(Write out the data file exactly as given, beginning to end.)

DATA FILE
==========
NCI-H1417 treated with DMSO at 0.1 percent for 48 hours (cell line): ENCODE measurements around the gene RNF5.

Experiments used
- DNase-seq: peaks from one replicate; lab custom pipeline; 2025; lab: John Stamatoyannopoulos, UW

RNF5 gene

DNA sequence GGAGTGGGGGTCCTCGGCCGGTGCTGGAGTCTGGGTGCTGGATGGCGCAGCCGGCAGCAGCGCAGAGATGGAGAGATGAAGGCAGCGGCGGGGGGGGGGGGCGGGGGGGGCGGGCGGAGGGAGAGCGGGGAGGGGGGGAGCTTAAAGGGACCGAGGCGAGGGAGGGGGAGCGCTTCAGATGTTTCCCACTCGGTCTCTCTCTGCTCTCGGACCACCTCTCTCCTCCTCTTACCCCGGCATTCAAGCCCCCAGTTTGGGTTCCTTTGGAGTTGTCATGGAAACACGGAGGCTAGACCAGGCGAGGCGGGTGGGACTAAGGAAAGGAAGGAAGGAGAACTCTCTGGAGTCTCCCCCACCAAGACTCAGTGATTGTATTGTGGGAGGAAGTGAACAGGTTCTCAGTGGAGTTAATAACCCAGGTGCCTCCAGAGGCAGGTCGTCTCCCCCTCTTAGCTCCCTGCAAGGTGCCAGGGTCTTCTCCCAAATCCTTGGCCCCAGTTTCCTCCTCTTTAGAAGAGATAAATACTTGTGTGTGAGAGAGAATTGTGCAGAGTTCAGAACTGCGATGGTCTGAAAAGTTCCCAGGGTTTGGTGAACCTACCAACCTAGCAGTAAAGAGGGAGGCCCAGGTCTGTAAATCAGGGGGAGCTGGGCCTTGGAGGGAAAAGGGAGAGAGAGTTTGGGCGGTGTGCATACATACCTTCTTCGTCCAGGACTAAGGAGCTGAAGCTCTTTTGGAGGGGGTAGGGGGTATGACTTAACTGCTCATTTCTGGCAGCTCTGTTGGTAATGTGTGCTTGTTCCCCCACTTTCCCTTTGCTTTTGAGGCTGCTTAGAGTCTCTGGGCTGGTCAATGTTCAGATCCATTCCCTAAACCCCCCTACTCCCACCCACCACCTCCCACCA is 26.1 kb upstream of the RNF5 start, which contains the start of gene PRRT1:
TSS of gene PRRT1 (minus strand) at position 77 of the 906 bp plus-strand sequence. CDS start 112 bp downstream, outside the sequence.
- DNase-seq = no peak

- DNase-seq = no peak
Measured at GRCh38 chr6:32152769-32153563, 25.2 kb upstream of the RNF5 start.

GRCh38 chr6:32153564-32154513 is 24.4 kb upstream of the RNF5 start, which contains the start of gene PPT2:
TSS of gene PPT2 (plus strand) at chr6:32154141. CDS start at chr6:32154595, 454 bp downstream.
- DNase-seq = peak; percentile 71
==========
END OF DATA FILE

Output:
NCI-H1417 treated with DMSO at 0.1 percent for 48 hours (cell line): ENCODE measurements around the gene RNF5.

Experiments used
- DNase-seq: peaks from one replicate; lab custom pipeline; 2025; lab: John Stamatoyannopoulos, UW

RNF5 gene

DNA sequence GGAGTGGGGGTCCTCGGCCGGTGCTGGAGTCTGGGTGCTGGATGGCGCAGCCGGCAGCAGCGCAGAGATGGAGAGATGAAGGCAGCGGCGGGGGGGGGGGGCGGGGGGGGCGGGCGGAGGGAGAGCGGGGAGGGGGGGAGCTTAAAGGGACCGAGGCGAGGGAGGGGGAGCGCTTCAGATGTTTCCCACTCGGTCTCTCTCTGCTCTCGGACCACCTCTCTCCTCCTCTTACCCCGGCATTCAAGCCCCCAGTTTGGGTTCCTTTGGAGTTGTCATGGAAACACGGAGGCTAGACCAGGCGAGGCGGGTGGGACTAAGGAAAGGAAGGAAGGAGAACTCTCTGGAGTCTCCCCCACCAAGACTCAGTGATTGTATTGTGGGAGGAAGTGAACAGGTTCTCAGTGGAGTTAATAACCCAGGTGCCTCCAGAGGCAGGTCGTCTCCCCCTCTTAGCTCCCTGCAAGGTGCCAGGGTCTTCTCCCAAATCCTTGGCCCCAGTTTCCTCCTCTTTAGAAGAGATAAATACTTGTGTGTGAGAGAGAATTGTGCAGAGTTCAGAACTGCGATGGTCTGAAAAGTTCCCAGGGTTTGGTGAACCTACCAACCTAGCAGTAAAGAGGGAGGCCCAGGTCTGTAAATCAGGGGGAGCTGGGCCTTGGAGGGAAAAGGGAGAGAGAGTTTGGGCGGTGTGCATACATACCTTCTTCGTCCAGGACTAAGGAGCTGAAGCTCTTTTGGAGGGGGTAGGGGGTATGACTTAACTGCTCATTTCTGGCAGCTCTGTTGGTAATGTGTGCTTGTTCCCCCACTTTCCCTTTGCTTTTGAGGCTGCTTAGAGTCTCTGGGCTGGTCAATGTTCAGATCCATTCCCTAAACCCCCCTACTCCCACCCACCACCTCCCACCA is 26.1 kb upstream of the RNF5 start, which contains the start of gene PRRT1:
TSS of gene PRRT1 (minus strand) at position 77 of the 906 bp plus-strand sequence. CDS start 112 bp downstream, outside the sequence.
- DNase-seq = no peak

- DNase-seq = no peak
Measured at GRCh38 chr6:32152769-32153563, 25.2 kb upstream of the RNF5 start.

GRCh38 chr6:32153564-32154513 is 24.4 kb upstream of the RNF5 start, which contains the start of gene PPT2:
TSS of gene PPT2 (plus strand) at chr6:32154141. CDS start at chr6:32154595, 454 bp downstream.
- DNase-seq = peak; percentile 71